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Recent Examples on the Web: Adjective Information about the crash was scant Monday night. Gregory Yee, Los Angeles Times, 18 Oct. 2021 Data on the number of digital nomads is scant, as their wandering is often seasonal, but by most accounts, the number is increasing. Ollie A Williams, Forbes, 18 Oct. 2021 The database entry for the prison director was scant compared to most others, listing only his name and his P.O. Box. Jeff Parrott, The Salt Lake Tribune, 13 Oct. 2021 Other details are scant – there is no indication what other companies are using the service to date or what the financial arrangements are. Walter Loeb, Forbes, 11 Oct. 2021 Details on what these companies consider aberrant behavior are scant, but Mark Cohen oversaw one of the first such policies, at Sears Canada in the mid-2000s. Amanda Mull, The Atlantic, 7 Oct. 2021 And recognition for Black culinary types has been scant. John-john Williams Iv, baltimoresun.com, 28 Sep. 2021 Elsewhere, Motor Bella powered through Thursday’s cool sprinkles and at some spots even seemed to laugh at the bad weather, although attendance was scant. Bill Laitner, Detroit Free Press, 24 Sep. 2021 Details are scant, but dual-motor versions sold elsewhere offer up to 288 horses. Car and Driver, 15 Sep. 2021 Recent Examples on the Web: Adverb How come scant few of America’s leading art museums own or display his work? Chadd Scott, Forbes, 30 May 2021 Recent Examples on the Web: Verb In most cases, the Electoral College vote is a mere formality that carries no drama and garners scant public attention. Gilbert Garcia, ExpressNews.com, 18 Dec. 2020 Bennett’s story began in southern Georgia’s rural Brantley County, home to scant football tradition when the Bennetts arrived from the Atlanta suburbs in 2004. Laine Higgins And Rachel Bachman, WSJ, 16 Oct. 2020 Yet geriatrics is badly scanted in standard medical training. Joseph Epstein, WSJ, 17 Jan. 2020 Issues that involve race — such as voting-rights cases and challenges to affirmative action in higher education — receive extensive treatment, while other, no less interesting and important questions are scanted or ignored. Carson Holloway, National Review, 20 June 2019 Foxhall’s history of migraine, unlike the self-help books, accommodates human complexity without scanting medicine’s contributions to a condition that affects roughly 1 in 7 people on our planet. Sibbie O'sullivan, Washington Post, 10 June 2019 Yet, in his close attention to what the men inside the White House thought and did, Zeitz scants the larger reasons for their success and eventual downfall. Michael Kazin, The New Republic, 27 Feb. 2018 Hospitals and heroic interventions got the large investments; incrementalists were scanted. Atul Gawande, The New Yorker, 23 Jan. 2017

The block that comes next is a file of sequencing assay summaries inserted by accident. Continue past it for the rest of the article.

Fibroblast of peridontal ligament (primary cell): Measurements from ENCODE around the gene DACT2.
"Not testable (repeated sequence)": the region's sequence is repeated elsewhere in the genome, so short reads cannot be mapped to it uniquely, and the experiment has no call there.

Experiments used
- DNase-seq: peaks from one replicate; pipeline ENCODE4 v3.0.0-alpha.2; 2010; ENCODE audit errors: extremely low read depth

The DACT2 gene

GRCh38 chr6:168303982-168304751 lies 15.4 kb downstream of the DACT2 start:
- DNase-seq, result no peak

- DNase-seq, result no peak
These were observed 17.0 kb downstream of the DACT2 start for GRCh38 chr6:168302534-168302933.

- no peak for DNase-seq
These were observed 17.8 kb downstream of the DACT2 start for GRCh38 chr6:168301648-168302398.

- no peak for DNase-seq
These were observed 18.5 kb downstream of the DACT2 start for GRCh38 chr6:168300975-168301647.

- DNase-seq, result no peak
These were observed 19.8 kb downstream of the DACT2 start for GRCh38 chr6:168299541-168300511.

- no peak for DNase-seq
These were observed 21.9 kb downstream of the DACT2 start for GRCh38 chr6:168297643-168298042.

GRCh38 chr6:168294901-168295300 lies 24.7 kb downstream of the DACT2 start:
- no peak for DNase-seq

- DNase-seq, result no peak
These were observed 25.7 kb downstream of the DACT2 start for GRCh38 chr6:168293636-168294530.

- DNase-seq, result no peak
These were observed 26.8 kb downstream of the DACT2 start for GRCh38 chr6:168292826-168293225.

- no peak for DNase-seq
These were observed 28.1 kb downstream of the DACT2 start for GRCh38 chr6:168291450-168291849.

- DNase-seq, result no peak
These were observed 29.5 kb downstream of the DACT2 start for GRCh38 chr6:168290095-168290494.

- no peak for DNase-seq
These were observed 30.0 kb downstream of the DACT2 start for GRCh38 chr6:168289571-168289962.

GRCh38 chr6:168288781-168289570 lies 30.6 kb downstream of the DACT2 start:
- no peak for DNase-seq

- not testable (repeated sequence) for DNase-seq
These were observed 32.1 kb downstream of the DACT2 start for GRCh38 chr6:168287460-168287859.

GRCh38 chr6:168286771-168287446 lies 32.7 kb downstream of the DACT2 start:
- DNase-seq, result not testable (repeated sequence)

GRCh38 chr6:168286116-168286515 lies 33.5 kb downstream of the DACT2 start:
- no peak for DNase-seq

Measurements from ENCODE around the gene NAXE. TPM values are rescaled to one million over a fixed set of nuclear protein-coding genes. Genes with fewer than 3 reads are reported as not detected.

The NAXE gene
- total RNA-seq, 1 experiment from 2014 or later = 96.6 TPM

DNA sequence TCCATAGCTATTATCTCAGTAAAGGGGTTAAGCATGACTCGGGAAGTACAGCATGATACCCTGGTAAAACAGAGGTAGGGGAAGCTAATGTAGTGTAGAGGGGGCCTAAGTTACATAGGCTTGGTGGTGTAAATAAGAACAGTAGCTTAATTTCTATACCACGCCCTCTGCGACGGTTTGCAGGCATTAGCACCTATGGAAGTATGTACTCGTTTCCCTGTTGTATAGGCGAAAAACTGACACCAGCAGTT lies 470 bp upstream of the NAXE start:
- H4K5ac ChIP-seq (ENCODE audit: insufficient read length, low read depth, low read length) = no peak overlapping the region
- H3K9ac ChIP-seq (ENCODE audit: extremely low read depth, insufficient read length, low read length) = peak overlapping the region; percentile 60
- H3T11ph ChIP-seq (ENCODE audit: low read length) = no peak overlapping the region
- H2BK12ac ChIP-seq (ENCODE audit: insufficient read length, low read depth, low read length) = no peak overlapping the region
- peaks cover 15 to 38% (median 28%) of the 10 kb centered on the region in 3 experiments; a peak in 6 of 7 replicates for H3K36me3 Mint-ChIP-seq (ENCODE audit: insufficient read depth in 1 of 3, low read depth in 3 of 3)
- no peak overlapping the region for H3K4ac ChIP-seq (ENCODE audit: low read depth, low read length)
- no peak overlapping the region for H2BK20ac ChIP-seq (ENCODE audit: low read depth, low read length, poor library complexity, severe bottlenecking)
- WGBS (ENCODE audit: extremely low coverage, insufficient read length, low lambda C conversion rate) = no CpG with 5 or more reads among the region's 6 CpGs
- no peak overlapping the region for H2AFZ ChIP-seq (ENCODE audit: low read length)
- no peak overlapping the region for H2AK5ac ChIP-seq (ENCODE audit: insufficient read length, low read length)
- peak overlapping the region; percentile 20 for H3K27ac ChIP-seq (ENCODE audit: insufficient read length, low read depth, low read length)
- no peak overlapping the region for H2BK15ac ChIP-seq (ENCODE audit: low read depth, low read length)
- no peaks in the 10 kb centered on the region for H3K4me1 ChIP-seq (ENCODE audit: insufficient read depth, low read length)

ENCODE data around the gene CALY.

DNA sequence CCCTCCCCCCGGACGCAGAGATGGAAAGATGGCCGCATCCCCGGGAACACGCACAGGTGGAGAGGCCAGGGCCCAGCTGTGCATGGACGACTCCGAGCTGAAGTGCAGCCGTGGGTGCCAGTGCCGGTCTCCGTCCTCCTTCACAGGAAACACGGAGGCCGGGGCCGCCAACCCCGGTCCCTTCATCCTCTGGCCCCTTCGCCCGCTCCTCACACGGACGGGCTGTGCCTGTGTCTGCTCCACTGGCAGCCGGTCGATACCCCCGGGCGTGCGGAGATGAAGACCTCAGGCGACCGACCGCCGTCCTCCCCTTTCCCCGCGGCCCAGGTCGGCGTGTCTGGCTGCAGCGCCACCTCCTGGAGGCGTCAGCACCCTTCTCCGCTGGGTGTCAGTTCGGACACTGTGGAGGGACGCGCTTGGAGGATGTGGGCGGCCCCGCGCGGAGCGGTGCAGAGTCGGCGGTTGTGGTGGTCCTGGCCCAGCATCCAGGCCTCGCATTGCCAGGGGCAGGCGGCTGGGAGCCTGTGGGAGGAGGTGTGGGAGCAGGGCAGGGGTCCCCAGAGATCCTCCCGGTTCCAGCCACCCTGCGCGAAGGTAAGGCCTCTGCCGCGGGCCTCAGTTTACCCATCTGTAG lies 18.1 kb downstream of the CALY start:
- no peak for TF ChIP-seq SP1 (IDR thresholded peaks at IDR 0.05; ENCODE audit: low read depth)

These example sentences are selected automatically from various online news sources to reflect current usage of the word 'scant.' Views expressed in the examples do not represent the opinion of Merriam-Webster or its editors. Send us feedback.

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First Known Use of scant

Adjective

14th century, in the meaning defined at sense 1a

Adverb

15th century, in the meaning defined above

Verb

circa 1580, in the meaning defined at sense 1

History and Etymology for scant

Adjective

Middle English, from Old Norse skamt, neuter of skammr short

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Time Traveler for scant

Time Traveler

The first known use of scant was in the 14th century

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Dictionary Entries Near scant

scansorial barbet

scant

scanties

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Statistics for scant

Last Updated

25 Oct 2021

Cite this Entry

“Scant.” Merriam-Webster.com Dictionary, Merriam-Webster, https://www.merriam-webster.com/dictionary/scant. Accessed 28 Oct. 2021.

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More Definitions for scant

scant

adjective

English Language Learners Definition of scant

: very small in size or amount

scant

adjective
\ ˈskant How to pronounce scant (audio) \

Kids Definition of scant

1 : barely enough Ramona paid scant attention to this little speech …— Beverly Cleary, Ramona Quimby, Age 8
2 : not quite to a full amount, degree, or extent He poured a scant cup of milk.

More from Merriam-Webster on scant

Nglish: Translation of scant for Spanish Speakers

Britannica English: Translation of scant for Arabic Speakers